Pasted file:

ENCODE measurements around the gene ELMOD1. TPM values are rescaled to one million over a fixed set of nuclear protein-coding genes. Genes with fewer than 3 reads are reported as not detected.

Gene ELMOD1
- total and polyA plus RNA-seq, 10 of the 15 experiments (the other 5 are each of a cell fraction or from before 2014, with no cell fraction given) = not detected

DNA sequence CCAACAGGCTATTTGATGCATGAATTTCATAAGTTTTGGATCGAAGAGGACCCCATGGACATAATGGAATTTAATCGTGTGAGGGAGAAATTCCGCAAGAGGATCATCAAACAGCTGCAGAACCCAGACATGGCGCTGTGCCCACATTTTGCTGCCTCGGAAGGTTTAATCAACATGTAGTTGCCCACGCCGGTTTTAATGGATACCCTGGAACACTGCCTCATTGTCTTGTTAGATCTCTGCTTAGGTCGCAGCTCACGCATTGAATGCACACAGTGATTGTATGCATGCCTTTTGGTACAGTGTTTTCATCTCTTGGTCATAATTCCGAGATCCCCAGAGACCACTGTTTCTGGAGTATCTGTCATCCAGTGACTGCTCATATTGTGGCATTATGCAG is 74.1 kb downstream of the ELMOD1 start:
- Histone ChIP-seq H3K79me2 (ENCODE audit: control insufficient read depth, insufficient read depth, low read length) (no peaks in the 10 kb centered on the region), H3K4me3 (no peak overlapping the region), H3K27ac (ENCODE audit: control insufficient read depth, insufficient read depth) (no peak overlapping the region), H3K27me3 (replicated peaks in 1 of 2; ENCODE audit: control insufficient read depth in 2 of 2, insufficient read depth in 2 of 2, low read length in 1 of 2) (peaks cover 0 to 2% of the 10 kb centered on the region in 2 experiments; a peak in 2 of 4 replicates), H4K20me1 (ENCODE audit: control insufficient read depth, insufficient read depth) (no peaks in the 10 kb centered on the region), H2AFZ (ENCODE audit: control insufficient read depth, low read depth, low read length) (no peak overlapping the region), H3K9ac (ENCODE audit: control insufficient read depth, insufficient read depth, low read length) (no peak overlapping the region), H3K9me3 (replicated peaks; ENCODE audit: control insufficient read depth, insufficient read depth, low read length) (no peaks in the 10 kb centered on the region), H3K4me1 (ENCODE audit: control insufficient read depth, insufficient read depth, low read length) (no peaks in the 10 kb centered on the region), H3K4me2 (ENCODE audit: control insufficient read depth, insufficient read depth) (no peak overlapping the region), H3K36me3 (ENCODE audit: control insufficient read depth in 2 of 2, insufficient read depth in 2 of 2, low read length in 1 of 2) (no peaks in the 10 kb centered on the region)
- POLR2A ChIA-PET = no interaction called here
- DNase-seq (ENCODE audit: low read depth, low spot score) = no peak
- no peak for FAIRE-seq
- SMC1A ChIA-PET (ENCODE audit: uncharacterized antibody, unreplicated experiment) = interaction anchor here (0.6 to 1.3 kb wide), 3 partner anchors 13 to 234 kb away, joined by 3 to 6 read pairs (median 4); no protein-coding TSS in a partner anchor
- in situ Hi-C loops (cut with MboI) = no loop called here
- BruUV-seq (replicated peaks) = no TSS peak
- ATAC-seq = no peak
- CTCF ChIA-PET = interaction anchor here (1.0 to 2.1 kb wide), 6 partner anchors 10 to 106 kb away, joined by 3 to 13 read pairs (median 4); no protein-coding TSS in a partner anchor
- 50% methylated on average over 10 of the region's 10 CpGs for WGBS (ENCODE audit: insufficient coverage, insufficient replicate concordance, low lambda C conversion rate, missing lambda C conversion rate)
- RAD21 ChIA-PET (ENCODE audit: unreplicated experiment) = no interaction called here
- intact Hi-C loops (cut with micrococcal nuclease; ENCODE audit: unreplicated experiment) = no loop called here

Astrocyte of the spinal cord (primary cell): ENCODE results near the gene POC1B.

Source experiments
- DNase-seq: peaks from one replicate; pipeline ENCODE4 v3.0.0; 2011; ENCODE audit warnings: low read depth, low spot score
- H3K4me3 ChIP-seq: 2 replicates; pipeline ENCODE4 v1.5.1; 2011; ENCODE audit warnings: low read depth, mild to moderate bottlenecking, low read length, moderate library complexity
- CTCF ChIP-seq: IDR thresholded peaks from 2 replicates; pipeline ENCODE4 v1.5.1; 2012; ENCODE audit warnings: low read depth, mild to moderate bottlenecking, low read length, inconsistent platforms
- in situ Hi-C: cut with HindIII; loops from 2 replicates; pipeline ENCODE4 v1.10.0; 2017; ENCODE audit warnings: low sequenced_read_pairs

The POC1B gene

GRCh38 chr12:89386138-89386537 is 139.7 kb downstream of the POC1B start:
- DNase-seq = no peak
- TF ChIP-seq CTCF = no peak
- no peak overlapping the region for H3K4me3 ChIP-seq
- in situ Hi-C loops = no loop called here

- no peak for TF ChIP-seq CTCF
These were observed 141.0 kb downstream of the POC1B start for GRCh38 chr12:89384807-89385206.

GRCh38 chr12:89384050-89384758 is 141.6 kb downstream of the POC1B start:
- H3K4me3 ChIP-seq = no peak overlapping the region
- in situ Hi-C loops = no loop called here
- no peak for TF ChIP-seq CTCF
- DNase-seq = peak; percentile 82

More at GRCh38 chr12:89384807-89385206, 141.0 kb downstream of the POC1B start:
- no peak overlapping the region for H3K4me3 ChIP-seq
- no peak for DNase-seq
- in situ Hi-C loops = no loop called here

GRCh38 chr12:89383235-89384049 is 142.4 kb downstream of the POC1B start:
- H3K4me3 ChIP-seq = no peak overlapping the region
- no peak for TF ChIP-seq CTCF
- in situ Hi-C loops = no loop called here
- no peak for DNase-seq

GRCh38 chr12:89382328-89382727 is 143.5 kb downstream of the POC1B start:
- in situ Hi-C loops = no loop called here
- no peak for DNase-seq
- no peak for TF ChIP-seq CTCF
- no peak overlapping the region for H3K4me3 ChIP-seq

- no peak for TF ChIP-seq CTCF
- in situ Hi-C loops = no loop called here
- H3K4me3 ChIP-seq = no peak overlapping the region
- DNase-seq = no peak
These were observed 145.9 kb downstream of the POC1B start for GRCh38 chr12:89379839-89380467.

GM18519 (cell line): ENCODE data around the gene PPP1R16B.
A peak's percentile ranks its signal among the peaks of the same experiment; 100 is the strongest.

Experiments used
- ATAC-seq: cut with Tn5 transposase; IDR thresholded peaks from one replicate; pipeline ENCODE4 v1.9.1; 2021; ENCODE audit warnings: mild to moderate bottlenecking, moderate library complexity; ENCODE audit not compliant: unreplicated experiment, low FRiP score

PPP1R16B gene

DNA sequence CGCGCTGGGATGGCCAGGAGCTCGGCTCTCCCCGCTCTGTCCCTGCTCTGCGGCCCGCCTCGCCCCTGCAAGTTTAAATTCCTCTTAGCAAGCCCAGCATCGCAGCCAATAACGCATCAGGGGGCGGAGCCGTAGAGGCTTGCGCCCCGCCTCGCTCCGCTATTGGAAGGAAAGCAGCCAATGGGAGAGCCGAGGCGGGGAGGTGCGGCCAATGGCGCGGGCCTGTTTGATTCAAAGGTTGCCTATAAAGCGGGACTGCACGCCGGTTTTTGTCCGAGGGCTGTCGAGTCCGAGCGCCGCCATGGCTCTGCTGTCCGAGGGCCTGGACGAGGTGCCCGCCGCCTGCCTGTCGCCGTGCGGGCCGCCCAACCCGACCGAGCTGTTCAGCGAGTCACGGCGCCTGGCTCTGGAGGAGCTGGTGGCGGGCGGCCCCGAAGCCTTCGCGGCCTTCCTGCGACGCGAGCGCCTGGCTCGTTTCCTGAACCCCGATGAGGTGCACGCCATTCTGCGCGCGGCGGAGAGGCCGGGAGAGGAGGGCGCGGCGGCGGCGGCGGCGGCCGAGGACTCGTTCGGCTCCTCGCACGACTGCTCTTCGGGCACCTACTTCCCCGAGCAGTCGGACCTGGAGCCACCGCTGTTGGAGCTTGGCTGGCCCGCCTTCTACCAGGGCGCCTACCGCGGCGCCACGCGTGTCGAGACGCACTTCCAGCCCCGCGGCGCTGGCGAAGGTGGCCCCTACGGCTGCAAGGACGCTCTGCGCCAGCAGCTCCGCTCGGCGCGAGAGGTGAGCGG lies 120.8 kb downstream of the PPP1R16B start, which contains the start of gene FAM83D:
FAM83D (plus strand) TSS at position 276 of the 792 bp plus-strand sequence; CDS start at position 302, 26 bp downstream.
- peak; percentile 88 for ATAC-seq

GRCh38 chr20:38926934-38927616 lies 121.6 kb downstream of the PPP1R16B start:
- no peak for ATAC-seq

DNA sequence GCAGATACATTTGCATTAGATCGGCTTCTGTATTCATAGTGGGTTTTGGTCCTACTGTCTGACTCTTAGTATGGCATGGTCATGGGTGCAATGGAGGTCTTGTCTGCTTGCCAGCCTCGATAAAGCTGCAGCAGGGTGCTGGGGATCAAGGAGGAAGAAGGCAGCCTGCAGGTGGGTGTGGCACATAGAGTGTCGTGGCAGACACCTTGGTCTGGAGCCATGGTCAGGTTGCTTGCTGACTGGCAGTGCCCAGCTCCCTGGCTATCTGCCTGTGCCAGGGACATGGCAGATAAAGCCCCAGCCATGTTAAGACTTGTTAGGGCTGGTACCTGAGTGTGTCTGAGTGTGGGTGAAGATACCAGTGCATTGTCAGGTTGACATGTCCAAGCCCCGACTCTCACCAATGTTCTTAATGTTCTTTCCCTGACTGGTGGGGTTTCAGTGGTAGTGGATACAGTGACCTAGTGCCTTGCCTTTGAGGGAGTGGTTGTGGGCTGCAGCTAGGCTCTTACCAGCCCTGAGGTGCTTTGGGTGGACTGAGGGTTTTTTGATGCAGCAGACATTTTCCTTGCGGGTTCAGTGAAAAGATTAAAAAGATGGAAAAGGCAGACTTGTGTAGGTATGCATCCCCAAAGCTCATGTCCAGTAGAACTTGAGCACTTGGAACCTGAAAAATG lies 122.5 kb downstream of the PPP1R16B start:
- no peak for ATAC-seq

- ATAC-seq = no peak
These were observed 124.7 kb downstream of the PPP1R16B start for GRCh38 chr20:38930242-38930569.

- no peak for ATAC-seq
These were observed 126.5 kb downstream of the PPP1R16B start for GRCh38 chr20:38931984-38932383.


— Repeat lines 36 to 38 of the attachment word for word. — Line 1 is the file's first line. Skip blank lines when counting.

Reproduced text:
More at GRCh38 chr12:89384807-89385206, 141.0 kb downstream of the POC1B start:
- no peak overlapping the region for H3K4me3 ChIP-seq
- no peak for DNase-seq